"When I travel, I don't sleep. I don't have time to sleep when I'm trying to see the entire city of London," Guthrie said. "I took my wife out on the Boris Bikes here, and we've seen the entire city maybe three or four times. We try to take every tour we can, so for me the vacation is not a vacation, and there's no vacation after the vacation -- but I love it."
This was Guthrie's second time volunteering in the EBLT and the tour's third edition all around. This year, Major League players went on an eight-day trek from Rotterdam, Netherlands to London. Guthrie, Pirates pitcher Rick van den Hurk, Nationals outfielder Roger Bernadina, Yankees outfielder Chris Dickerson and Mariners infielder Alex Liddi hosted baseball clinics in the Rotterdam Topsport and London Soccerdome complexes as interested kids got a chance to learn from some of the league's best.
It wasn't Guthrie's usual group of travel partners, but he said that might have been for the better. Since first volunteering in 2010, he said he's had a chance to get to know other Major League players on a more personal level.
"It gave me the opportunity to meet Roger [Bernadina]," Guthrie said. "I played against him maybe three or four starts in my career, and it's fun to put a personality with a face and the talent that you see on the field."
Guthrie also got more familiar with John Baker, Adam Jones, Gregory Halman and Brady Anderson in 2010 as the inaugural group drew in an estimated 1,200 students. The whole thing was the brainchild of native Netherlander van den Hurk, who got the idea to bring a piece of the Major Leagues back home during the 2008-09 season.
"When I was little, I was a big baseball fan, and I never really got the chance to go to the United States and watch any Major League games," van den Hurk said on the tour's website. "I decided to set up a tour and bring baseball here."
The event was the perfect draw for veteran tour volunteer Bernadina, who said he was "all for" the idea of reaching out to young international athletes. Bernadina said learning and interacting with the game wasn't easy in his hometown in the Caribbean. As with many areas now in Europe, baseball just wasn't very popular.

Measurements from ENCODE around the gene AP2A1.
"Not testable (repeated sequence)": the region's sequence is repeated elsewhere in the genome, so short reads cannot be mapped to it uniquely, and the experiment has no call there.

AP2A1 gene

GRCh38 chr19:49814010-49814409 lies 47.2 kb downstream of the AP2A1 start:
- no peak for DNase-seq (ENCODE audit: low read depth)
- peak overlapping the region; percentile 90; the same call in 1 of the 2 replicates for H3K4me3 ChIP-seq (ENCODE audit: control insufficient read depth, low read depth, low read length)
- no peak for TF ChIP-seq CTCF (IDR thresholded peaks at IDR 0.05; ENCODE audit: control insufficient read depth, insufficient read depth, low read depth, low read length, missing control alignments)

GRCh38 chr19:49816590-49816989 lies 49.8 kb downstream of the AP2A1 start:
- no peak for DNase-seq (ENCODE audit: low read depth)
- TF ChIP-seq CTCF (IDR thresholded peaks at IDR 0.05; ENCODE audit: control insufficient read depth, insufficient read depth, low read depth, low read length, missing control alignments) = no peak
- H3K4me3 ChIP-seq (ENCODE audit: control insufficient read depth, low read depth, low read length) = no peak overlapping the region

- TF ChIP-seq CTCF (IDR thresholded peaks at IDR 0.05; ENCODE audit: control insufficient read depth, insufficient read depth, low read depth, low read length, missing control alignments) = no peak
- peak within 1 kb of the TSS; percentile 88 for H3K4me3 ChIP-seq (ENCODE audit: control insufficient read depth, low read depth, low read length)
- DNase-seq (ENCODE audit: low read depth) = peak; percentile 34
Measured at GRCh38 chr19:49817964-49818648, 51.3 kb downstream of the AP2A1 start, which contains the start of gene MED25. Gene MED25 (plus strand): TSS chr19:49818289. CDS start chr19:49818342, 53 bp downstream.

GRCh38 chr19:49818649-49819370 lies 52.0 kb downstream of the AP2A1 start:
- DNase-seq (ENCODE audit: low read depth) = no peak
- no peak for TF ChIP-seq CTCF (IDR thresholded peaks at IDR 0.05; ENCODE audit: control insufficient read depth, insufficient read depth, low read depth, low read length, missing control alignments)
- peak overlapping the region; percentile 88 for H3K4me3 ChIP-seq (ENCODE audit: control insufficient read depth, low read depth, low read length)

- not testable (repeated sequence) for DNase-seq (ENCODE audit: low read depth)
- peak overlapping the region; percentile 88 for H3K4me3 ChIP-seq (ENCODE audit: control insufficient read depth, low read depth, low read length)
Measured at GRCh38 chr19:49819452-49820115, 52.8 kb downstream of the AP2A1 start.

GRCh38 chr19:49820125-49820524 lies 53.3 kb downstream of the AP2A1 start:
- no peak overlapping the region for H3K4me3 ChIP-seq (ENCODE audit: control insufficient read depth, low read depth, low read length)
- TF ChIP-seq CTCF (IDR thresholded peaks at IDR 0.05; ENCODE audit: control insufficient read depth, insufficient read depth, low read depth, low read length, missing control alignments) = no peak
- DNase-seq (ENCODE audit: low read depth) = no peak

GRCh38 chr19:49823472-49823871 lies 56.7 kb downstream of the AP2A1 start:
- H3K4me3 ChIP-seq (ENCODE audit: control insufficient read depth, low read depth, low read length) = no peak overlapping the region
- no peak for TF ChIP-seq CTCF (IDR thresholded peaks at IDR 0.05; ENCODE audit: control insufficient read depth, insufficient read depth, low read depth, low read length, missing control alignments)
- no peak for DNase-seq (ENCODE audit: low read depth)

"I see myself in those kids," Bernadina said. "When I was young, I was looking to meet big league players. Back then [in Curacao], there wasn't that much interaction with the league beyond just 'this guy did this' and 'this guy did that.'"
Guthrie agreed, saying that even though he hails from a different country, he feels a kinship with the students. He added that playing the game is only part of his job. The real task is sharing what he believes is the best sport in the world with as many people as he can.
"Too many times we take it for granted in the United States the opportunities that are afforded to us and the organization that there is in all our sports," Guthrie said.
"They're so similar to how I was. They want to see what a Major League player thinks about their game. They want to show their arm off or show how well they can hit the ball. That's what's fun. It's a neat experience to be able to compliment them and encourage them and give them the hope that they can make a career out of this if they continue to work hard."
Gary Cottonis a reporter for MLB.com. This story was not subject to the approval of Major League Baseball or its clubs.